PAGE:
Former All Black midfielder Fekitoa, in his first season at the English club, has credited the 21-year-old first-five for transforming Wasps' attack in the absence of of another ex-Kiwi international, Lima Sopoaga, due to illness.
Sopoaga is now back in contention for selection but has struggled to make an impact since signing with Wasps in 2017 and Umaga's impressive form will only have put more pressure on the 18-test All Black.
"He's been playing really well and is already leading us forward. You can see he can handle pressure and do amazing stuff as well – for one so young he's going to be great for the club," Fekitoa told The Rugby Paper.
"It's exciting because he can break a tackle and is fast as well. His game-management is growing and you can see our attack has been getting better. At the same time, Lima is back now after his illness and we have Billy Searle, so it's great to have that competition between them."
Umaga had a brief stint in New Zealand in 2018 as he helped Auckland win the national provincial title.
His father, former Samoa international Mike Umaga, was also born here before moving to England in the mid-1990s.
It was in the UK where Jacob was born and having already represented England at under-20 level, it would appear that is where his future lies.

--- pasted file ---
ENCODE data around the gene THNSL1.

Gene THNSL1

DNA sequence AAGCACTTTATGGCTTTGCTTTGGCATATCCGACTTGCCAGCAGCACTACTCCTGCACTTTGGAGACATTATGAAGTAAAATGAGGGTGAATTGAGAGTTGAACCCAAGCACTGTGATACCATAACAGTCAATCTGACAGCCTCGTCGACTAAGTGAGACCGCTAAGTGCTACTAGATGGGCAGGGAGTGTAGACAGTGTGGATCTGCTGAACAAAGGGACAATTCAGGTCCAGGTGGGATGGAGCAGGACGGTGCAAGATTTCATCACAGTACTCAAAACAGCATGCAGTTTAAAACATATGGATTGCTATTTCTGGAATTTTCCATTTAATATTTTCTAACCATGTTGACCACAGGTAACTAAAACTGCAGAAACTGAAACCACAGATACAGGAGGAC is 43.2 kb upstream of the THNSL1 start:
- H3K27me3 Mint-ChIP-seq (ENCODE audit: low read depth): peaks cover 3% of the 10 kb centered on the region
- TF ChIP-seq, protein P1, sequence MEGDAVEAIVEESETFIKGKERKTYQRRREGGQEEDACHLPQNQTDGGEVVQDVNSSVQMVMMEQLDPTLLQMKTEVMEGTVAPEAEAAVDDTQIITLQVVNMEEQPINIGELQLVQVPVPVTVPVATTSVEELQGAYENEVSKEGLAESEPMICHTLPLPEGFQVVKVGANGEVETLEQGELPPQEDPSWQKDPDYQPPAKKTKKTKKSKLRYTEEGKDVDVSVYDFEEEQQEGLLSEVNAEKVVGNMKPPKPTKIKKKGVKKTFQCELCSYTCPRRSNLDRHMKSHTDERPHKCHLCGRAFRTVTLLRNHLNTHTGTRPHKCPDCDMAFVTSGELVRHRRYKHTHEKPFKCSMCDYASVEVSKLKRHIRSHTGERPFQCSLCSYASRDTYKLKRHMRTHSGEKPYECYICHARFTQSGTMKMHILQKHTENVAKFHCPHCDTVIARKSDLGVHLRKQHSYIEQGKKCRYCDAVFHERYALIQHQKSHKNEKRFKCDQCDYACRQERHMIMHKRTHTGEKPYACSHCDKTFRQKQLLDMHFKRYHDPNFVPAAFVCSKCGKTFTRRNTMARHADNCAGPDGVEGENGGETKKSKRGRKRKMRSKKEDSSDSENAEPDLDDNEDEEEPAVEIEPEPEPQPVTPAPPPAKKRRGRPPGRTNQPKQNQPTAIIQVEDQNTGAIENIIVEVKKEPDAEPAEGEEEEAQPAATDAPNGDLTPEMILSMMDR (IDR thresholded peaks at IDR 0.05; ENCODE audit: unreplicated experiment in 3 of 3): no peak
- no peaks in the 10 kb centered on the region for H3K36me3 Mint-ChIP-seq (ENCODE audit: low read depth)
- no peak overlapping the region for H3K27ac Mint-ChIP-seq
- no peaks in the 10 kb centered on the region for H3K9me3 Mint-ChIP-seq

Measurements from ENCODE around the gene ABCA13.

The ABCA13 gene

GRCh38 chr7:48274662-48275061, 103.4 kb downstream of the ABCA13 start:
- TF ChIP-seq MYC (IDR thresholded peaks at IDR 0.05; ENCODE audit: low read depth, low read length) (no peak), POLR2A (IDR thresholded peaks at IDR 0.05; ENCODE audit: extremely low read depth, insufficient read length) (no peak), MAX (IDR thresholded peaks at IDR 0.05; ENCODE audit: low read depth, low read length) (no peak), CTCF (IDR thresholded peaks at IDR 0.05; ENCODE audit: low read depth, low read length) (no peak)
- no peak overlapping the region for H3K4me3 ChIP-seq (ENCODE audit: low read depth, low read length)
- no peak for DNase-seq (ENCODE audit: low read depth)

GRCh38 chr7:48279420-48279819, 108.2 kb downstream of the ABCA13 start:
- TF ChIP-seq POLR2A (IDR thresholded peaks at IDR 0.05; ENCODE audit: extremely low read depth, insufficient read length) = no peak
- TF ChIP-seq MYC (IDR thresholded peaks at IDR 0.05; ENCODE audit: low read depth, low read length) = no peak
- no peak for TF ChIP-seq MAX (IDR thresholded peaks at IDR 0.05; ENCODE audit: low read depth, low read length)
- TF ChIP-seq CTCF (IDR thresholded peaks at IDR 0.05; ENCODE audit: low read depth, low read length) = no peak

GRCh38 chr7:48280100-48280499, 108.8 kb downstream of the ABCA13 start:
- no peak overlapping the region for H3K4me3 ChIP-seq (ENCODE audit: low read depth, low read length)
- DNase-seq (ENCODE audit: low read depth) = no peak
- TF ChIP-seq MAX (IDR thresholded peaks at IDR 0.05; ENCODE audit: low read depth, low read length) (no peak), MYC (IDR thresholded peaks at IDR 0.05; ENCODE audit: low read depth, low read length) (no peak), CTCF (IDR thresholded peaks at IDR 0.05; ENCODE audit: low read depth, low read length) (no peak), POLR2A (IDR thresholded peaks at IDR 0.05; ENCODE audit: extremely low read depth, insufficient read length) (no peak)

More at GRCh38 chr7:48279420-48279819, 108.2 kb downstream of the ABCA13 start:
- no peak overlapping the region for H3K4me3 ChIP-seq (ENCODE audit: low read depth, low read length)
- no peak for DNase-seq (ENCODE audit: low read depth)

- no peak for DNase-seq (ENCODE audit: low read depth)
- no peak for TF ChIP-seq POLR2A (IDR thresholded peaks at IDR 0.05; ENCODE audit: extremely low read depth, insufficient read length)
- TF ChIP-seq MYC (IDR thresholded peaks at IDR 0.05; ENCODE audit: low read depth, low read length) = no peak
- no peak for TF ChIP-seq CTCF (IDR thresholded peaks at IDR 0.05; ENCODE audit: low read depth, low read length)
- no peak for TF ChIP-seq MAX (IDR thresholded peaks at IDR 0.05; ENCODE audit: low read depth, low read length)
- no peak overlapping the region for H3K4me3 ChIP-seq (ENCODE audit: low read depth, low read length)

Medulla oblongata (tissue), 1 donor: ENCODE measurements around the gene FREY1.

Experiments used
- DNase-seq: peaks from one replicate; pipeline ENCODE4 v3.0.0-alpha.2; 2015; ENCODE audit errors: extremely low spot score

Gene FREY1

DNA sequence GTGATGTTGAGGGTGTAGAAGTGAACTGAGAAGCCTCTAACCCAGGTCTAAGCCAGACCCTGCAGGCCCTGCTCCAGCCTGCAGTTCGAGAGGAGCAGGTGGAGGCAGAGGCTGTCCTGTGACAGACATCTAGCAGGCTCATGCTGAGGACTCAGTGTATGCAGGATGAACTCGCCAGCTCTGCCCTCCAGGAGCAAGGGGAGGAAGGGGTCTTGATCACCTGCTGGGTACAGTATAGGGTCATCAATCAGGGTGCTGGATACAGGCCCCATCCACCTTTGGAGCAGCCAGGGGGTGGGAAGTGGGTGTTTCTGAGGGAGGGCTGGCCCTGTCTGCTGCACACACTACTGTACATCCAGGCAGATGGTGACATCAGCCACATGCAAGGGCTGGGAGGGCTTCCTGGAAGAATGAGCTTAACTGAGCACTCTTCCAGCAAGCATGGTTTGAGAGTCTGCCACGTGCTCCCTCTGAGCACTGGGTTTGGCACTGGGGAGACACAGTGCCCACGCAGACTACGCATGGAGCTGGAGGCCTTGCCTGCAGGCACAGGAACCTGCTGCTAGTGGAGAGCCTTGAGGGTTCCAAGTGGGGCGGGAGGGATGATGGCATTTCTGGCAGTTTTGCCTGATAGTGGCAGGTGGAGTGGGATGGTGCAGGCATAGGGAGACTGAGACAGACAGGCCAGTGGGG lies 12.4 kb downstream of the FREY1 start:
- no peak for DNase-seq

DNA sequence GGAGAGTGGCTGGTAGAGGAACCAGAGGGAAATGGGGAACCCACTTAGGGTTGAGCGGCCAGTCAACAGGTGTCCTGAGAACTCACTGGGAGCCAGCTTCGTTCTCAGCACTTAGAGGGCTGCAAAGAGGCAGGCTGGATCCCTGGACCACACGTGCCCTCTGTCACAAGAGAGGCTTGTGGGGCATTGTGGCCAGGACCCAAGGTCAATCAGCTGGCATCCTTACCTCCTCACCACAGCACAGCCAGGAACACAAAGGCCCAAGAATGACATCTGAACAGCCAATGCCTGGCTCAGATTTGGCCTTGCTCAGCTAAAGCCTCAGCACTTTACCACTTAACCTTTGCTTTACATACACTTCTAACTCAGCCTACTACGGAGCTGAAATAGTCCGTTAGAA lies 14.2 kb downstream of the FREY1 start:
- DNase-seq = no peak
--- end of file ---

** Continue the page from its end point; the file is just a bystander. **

Fekitoa has no doubt his strong family history in the game will hold him in good stead.
"I never played against Tana but he was a great player for New Zealand who everyone looked up to and you can see that runs through the family," he told The Rugby Paper.
"Jacob has spoken to Tana many times and learned a lot from the guy, so hopefully he can continue bringing that leadership to us."
Meanwhile, Fekitoa gave a ringing endorsement to Ian Foster as he prepares for his first season in charge of the All Blacks.
Foster was a polarising appointment but Fekitoa, who played 24 tests for the All Blacks between 2014-17, is confident he's the right man to take over from Steve Hansen.
"I was really close to him and not only did he develop me as a player on the field, off the field he understands players very well and makes sure everything is okay," Fekitoa said.
"If everything's sorted off the field, you tend to play better and I'm sure all the younger guys coming through will like and respect him. The All Blacks are in good hands."